LOCATION: 402 N. Ann Arbor Street, 4 blks. north of Downtown Saline, near Bennett Street (traffic light) and the museum is set back from the road. During open hours, the railroad lights are blinking. Look for the red caboose and the depot will be right there. (View "Saline Museum" for more information)
The Kitchen Garden
Over the years fashions in architecture and clothing changed as did fashions in vegetable and flower gardens. During the settlement period in Michigan (approximately 1820-1850) farmers planted subsistent crops, that is, enough for their family with part of a large crop being bartered with the neighbors. With the advent of the Industrial Revolution in the 1850s, machinery made farming easier and it eventually became a business so that subsistence farming was no longer necessary.
By the 1900s each farmstead had its own kitchen garden and the layout of the planting went from raised beds to a simple style with vegetable and fruit plants arranged in long rows. The Rentschler farmhouse was built in 1906, so the kitchen garden would have been planted in a flat area with rows of plants. Fencing was important to keep animals out.
Plants and seeds available from early 20th century seed catalogs include Brandywine tomatoes, Country Gentleman sweet corn, American Wonder peas, Bull Nose Pepper, Early Ohio Potato, Pattypan Squash, and Quaker Pie Pumpkin. There also may have been a raspberry bed and rhubarb. Minnie Ruckman operated a greenhouse in Saline for half a century, so this also was a possible source of plants.
Since the Rentschler family was of German heritage, the family may have brought seeds from Germany. Some of the common vegetables that are of German heritage include kohlrabi (whose name means “cabbage turnip), black salsify, white asparagus (also known as “white gold”) green asparagus, savoy cabbage, turnip greens, potatoes (in particular variety: Barnburger Hornia), and horseradish (variety: Spreewald), onions and garlic.
Today the Rentschler kitchen garden is beautifully maintained by volunteers, so be sure to take a look when you come to visit.
Spring is here! Time to visit area history museums
Since Covid has been so unpredictable, it’s probably a good idea to check the museum websites for hours before you plan to visit. The following list includes some of the area’s history museums.
Rentschler Farm Museum Location: 1265 E. Michigan Avenue just east of Saline, Michigan. Website: salinehistory.og. The farm will officially open on May 7, 2022 at 11:00 am.
Saline Depot and History Museum Location: 402 N. Ann Arbor Street, 4 blocks north of Downtown Saline near Bennett Street (traffic light). Open 11 am to 3 pm Saturdays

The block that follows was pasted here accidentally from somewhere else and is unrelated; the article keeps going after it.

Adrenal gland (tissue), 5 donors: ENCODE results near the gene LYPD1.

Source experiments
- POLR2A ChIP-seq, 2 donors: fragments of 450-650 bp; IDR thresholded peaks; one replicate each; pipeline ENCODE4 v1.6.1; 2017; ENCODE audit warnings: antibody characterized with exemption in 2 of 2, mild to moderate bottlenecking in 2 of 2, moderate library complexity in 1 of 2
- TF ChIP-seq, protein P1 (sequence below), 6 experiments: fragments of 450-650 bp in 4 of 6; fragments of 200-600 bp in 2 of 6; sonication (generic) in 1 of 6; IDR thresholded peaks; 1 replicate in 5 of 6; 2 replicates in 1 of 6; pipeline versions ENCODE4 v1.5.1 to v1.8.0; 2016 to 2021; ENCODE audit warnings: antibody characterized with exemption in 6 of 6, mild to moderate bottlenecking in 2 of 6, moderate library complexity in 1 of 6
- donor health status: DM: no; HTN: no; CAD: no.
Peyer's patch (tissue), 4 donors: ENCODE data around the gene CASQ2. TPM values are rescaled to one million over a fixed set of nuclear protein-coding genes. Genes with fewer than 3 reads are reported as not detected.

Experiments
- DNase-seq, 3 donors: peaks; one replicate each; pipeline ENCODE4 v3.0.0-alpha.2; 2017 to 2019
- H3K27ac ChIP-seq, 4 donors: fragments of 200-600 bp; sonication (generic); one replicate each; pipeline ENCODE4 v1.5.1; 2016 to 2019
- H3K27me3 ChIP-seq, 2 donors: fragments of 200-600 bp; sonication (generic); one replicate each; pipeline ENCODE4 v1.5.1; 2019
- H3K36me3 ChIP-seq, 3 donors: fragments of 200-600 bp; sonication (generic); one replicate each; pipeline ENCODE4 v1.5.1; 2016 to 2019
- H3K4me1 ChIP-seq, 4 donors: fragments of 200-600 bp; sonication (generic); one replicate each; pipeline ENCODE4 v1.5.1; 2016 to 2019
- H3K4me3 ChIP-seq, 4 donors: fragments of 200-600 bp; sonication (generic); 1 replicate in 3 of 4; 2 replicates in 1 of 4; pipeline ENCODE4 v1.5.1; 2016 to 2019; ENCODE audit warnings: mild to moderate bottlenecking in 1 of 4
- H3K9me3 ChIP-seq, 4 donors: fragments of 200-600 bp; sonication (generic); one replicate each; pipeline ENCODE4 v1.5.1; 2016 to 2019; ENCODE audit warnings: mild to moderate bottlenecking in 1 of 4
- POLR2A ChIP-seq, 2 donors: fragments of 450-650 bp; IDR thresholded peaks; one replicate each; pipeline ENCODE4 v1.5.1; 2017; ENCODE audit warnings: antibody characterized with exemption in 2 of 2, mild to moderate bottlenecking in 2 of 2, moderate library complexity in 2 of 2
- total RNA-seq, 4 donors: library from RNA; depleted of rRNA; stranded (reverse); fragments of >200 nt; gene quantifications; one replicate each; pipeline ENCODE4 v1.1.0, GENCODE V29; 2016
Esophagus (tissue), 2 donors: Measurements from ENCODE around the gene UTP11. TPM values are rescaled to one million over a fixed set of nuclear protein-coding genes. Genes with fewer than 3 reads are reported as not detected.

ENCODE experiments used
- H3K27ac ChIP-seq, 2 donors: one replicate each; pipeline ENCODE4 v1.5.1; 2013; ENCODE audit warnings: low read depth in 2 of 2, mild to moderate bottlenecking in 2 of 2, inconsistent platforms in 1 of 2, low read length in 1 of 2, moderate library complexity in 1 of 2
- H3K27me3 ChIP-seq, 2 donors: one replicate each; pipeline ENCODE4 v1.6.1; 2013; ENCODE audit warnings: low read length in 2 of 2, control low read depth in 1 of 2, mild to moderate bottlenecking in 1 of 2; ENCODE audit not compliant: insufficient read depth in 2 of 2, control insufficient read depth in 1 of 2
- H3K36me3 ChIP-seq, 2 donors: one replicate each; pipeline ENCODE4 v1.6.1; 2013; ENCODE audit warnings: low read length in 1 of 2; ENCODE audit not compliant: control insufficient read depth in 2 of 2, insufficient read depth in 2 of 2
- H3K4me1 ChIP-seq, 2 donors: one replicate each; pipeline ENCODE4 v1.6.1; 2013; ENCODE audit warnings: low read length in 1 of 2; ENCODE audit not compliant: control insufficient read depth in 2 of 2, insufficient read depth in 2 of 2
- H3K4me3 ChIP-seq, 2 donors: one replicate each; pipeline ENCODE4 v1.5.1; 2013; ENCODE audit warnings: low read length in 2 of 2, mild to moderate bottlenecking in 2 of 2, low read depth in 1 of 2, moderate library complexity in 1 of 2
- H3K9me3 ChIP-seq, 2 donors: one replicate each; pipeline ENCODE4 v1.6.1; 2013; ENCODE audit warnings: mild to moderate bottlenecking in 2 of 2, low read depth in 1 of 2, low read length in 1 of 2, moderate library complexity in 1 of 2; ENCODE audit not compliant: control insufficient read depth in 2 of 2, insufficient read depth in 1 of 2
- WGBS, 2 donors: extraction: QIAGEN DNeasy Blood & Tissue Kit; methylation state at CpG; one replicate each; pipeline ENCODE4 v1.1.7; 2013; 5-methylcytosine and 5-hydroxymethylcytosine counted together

Cobblestone Farm 2781 Packard Road Ann Arbor, MI 48108 Office hours are 9:00 a.m. to 4:00 p.m. Monday through Friday. 734.794.6230 firstname.lastname@example.org
Kempf House Center for Local History 312 S Division St Ann Arbor, MI 48104 734) 994-4898 http://kempfhousemuseum.org Open Sunday 1-4 pm
Chelsea Area Society’s Museum 128 Jackson Street, Chelsea, MI 48118 (734) 476-2010 email@example.com Open noon to 3pm on Saturdays
Dexter Area Historical Museum 3443 Inverness Street Dexter, MI 48130 The museum is closed December-April. It will be open again in May on Friday and Saturday afternoons 1-3. Contact the museum at firstname.lastname@example.org or leave a message at (734) 426-2519.
Ypsilanti Automotive Heritage Museum Located in Depot Town, 100 E. Cross Ypsilanti Open Tuesday -Sunday, 1-4 pm
Ypsilanti Museum and Archives 220 North Huron Street Ypsilanti, MI 48197 (734) 217-8236 Email:email@example.com The Museum is open Tuesday through Sunday from 2:00 pm to 5:00 pm. Docents are available to guide visitors through the Museum. Admission is free, and donations are appreciated.
Michigan Firehouse Museum 110 W Cross St, Ypsilanti, MI 48197 (734) 547-0663 info@MichiganFirehouseMuseum.org Welcoming visitors Thursday - Sunday 12:00pm - 4:00pm Admission
The Museum on Main Street Washtenaw County Historical Society 500 N. Main Street Ann Arbor, MI Open Saturdays and Sundays, 12 Noon-4pm Weekdays by Appointment call 734-662-9092 or email firstname.lastname@example.org The next exhibit opening on Sunday, April 24, 2022
African American Cultural and History Museum of Washtenaw County 1528 Pontiac Trail Ann Arbor, MI 48105
734-761-1717 email@example.com open on Saturdays and Sundays, from 12 noon-4pm.1528 Pontiac Trail, Ann Arbor.
The above is a photograph of literature given to the SAHS by the Village of Saline, Scotland, UK.